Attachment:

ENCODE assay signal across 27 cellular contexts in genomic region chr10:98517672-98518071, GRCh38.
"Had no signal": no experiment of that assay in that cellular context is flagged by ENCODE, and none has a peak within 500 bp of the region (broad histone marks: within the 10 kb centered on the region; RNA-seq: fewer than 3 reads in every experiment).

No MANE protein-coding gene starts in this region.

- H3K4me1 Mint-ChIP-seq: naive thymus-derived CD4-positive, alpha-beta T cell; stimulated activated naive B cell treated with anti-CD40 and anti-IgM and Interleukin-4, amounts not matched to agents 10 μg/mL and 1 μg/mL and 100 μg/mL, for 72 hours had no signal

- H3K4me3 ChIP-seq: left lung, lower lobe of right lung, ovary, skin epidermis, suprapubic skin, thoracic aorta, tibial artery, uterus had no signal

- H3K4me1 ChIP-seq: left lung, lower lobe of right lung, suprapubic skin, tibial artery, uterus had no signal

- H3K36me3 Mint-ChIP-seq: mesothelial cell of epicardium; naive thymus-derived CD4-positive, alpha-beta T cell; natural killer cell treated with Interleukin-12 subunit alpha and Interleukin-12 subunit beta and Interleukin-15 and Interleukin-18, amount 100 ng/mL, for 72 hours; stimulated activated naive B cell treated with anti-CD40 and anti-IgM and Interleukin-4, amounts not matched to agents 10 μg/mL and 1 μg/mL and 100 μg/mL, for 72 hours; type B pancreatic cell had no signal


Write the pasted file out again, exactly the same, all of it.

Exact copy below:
ENCODE assay signal across 27 cellular contexts in genomic region chr10:98517672-98518071, GRCh38.
"Had no signal": no experiment of that assay in that cellular context is flagged by ENCODE, and none has a peak within 500 bp of the region (broad histone marks: within the 10 kb centered on the region; RNA-seq: fewer than 3 reads in every experiment).

No MANE protein-coding gene starts in this region.

- H3K4me1 Mint-ChIP-seq: naive thymus-derived CD4-positive, alpha-beta T cell; stimulated activated naive B cell treated with anti-CD40 and anti-IgM and Interleukin-4, amounts not matched to agents 10 μg/mL and 1 μg/mL and 100 μg/mL, for 72 hours had no signal

- H3K4me3 ChIP-seq: left lung, lower lobe of right lung, ovary, skin epidermis, suprapubic skin, thoracic aorta, tibial artery, uterus had no signal

- H3K4me1 ChIP-seq: left lung, lower lobe of right lung, suprapubic skin, tibial artery, uterus had no signal

- H3K36me3 Mint-ChIP-seq: mesothelial cell of epicardium; naive thymus-derived CD4-positive, alpha-beta T cell; natural killer cell treated with Interleukin-12 subunit alpha and Interleukin-12 subunit beta and Interleukin-15 and Interleukin-18, amount 100 ng/mL, for 72 hours; stimulated activated naive B cell treated with anti-CD40 and anti-IgM and Interleukin-4, amounts not matched to agents 10 μg/mL and 1 μg/mL and 100 μg/mL, for 72 hours; type B pancreatic cell had no signal